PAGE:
If you have a small staff or are the founder of your startup nonprofit organization you’ve likely said the words, “I don’t have time for fundraising.”

I get it. It’s not that you don’t want to invite people to support the organization you are passionate about. It’s maybe that you:

  • Don’t know what to do to cause individual donors to make contributions.
  • Have had less than stellar results with the mailings or in-person attempts you’ve already made.
  • You truly don’t feel comfortable talking about money. You’d rather, as someone shared with me recently, “peel your skin off than ask someone for a contribution.”

So what to do?


Understand that fundraising (and its sibling communications & marketing) are one of the four key components to your growth and success.

If you don't have time for fundraising your table will wobble

I was an executive director and a development director for three small, start-up nonprofit organizations when I worked “in the trenches.”

Because I was the only staff I had to stay focused. I used the image of four legs of a table to help myself, our board, community partners, volunteers and potential donors understand our needs.

Programs & Services

No matter what type of organization you are you deliver one or more programs.

All organizations feel they don't have time to for fundraisingMaybe your organization organizes testimony at the state or federal level to advocate for funding or new laws; manages the process for pet or child adoptions; conducts research to share with other nonprofits; provide a safe place for women, children, vets, or frail elderly. . . or you are one of the many other important nonprofits in your community.

Your programs require attention and financial resources to ensure they are delivered professionally and successfully. That means YOU or someone has to spend time on this leg of your table.

Appropriate & Sufficient Space

In one start-up nonprofit I worked in an office the size of a large closet. It was free space provided by a hospital. When we added an admin support person to help me, we outgrew our free space.

Now, time needed to be spent finding sufficient and appropriate space for the kind of work we were doing. It takes time to find new space. And negotiate a “deal” for a small, financially strapped budget.

Space is critical for delivering professional programs – all of them, including your fundraising & communications programs. How much time do you need to spend on this leg of your table?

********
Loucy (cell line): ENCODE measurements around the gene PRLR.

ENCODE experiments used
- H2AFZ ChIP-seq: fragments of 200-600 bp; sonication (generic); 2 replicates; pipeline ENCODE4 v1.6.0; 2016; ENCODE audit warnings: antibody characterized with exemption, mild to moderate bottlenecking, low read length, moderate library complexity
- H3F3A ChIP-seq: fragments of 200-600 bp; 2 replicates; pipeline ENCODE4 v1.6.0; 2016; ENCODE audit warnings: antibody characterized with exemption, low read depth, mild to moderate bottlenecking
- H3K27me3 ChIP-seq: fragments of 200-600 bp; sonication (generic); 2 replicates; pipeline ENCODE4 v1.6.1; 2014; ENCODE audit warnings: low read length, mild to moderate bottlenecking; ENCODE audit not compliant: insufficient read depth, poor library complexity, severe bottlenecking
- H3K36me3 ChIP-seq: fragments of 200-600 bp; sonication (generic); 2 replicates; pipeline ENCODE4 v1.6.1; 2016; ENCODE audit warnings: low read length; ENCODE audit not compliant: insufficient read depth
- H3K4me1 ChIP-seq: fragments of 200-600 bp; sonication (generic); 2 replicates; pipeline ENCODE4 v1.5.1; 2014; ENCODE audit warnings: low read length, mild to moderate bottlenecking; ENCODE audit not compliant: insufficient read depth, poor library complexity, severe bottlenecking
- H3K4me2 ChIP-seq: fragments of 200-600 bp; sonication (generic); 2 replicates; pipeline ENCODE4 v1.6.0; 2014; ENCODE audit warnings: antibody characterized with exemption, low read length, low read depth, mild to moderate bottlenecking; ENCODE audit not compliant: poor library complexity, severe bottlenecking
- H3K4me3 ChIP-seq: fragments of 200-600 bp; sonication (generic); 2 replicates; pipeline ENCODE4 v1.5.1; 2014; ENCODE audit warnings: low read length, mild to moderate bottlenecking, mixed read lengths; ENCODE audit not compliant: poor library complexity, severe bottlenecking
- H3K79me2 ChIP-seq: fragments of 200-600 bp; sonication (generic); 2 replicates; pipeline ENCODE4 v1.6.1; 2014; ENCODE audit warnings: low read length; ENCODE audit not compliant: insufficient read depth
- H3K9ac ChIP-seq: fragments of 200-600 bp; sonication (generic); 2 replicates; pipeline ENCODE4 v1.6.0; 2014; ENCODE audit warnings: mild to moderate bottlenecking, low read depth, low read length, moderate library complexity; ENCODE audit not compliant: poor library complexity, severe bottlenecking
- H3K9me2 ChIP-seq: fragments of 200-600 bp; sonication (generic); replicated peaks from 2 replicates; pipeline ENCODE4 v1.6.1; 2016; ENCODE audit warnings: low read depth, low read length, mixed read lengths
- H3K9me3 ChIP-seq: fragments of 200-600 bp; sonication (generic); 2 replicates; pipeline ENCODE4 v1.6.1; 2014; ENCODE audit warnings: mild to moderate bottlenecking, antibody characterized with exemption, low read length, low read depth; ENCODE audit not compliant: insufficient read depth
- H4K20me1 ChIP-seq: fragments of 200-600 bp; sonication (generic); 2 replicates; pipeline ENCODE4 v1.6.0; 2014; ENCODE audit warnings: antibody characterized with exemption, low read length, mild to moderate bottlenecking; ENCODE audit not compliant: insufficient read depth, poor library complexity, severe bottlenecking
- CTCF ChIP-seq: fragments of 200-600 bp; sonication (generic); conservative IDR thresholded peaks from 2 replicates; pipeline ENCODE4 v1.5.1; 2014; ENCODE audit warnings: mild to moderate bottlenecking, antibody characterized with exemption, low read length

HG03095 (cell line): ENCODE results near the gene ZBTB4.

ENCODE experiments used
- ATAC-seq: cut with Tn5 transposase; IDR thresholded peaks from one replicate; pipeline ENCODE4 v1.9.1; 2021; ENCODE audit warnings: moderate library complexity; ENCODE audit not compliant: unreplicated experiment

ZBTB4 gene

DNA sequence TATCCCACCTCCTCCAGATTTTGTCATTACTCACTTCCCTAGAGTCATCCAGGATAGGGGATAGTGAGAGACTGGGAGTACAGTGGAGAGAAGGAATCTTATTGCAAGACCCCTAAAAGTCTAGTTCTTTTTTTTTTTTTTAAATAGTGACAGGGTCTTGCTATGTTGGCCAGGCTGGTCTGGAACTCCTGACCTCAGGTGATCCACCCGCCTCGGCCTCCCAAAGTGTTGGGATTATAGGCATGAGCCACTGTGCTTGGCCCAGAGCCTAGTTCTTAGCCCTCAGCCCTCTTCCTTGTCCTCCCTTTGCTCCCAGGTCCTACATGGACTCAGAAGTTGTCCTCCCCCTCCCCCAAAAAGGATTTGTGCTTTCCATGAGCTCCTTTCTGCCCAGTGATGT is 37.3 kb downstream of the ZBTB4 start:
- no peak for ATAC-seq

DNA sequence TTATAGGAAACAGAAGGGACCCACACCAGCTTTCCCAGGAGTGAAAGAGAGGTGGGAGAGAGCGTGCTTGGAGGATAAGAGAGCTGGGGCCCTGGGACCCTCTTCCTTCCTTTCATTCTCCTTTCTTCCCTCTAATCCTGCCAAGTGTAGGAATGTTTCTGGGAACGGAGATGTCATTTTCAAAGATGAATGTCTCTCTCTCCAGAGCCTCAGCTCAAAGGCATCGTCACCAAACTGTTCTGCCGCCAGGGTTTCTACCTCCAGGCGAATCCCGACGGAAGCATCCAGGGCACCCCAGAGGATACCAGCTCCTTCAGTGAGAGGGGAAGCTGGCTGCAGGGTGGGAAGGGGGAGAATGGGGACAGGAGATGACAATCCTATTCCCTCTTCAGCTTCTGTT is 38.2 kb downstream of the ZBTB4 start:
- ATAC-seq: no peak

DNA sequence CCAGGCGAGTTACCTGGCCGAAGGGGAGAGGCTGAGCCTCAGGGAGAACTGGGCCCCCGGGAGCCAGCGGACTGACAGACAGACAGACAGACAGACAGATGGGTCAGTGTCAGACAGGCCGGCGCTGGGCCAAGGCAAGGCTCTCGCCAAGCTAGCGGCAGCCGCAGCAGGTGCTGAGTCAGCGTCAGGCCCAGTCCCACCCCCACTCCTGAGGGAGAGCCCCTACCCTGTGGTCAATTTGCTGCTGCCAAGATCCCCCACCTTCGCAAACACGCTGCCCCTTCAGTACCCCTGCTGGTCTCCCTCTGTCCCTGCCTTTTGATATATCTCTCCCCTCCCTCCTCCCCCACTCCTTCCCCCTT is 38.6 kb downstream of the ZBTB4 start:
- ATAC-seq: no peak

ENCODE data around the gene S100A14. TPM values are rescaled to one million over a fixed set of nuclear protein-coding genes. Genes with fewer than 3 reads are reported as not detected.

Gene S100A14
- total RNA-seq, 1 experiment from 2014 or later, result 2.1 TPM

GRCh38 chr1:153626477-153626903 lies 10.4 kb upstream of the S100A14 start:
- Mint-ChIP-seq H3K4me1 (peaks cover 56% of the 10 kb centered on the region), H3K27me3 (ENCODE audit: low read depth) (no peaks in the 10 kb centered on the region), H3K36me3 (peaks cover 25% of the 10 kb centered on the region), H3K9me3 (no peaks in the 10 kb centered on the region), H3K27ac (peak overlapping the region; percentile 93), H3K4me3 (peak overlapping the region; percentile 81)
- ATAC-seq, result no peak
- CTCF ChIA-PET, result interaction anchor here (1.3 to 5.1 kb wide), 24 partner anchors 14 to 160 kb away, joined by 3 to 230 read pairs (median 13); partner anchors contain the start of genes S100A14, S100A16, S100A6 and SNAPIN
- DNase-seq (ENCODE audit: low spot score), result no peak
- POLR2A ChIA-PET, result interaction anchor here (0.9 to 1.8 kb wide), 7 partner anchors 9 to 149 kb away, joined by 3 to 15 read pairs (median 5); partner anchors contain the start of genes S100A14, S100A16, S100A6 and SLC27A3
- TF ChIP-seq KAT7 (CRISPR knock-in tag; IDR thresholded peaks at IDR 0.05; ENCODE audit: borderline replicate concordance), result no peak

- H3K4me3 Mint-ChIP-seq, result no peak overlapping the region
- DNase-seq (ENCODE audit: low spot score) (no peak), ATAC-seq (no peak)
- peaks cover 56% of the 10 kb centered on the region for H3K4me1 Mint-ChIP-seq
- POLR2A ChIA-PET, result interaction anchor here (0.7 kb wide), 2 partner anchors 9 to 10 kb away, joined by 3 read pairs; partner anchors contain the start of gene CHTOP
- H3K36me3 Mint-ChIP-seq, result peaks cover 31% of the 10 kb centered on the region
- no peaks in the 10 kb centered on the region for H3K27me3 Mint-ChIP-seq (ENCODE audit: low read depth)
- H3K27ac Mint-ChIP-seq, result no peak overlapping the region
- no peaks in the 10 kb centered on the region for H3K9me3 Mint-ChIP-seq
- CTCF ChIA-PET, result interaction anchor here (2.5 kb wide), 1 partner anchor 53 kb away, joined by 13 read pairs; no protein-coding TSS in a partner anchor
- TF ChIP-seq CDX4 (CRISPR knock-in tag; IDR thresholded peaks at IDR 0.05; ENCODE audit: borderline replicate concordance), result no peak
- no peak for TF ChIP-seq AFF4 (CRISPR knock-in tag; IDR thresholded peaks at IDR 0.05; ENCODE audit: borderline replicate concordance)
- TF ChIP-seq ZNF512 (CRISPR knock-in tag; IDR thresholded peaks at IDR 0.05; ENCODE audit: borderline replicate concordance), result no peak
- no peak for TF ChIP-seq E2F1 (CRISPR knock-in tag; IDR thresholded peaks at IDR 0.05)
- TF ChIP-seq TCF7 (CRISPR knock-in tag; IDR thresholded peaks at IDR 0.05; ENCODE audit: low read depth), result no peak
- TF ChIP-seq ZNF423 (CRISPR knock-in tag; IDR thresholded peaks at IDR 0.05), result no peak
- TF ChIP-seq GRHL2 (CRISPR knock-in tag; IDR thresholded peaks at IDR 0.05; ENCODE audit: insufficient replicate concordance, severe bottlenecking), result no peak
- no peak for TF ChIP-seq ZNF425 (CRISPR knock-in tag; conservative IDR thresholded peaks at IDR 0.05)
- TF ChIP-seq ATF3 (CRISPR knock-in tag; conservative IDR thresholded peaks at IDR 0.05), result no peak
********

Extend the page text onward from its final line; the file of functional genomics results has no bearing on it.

Human Capital

Unless you are super human you simply cannot do all the doing alone. And as a registered 501c(3) nonprofit organization you’ll need to be governed by a volunteer board of directors.

Adequate human capital means hiring staff, training volunteers, powerfully orienting new board members. How much time do you spend on this leg of your table?


The final leg on your sturdy table is your financial resources combined with your brand identity & awareness.

This is the where the money program lives. It must have its own staff, plan, goals, and communication activities.

In my experience this is, unfortunately, the wobbliest leg on the table. When you are a staff of one with no “extra” time in your day and people are waiting to benefit from your programs & services, who has time to ask for money? Send a mailing? Update your Facebook page with compelling posts?

Without time spent on this leg of your table, it will topple over. And your work will feel like pushing a boulder up a slippery hill.


Understand that fundraising is a PROGRAM. Programs require staff, planning, and best practices.

Just as you have taken time to determine how best to deliver your services or program(s), time must be taken to determine how best to invite financial contributions.

Fundraising (& Marketing) is the PROGRAM that allows you to serve others and do your important work.

If you aren’t the person to meet with potential donors to share your case for giving via story examples find someone who will.

Here’s an excellent read to help you figure out where to begin.


Understand that fundraising is about fulfilling the aspirations of your supporters. It’s not about you. When you make it about you, you do a disservice to the people or environment or animals you serve.

To get inspired AND learn some best practices to implement immediately read this straight-talking post from Seth Godin’s blog, In Defense of Raising Money: a Manifesto for NonProfit CEOs

Back to the statement, “I don’t have time for fundraising.”

Three Simple Things To Do Immediately

1. Remove the “I don’t have time for fundraising” statement from your vocabulary.

2. Add to all the conversations you have with others your vision for growth and what it will take financially to get there – everyday.

3. Get started inviting others to join you on your important journey by identifying tasks for others to do – from all four legs on your mission table.

Want more help with your fundraising?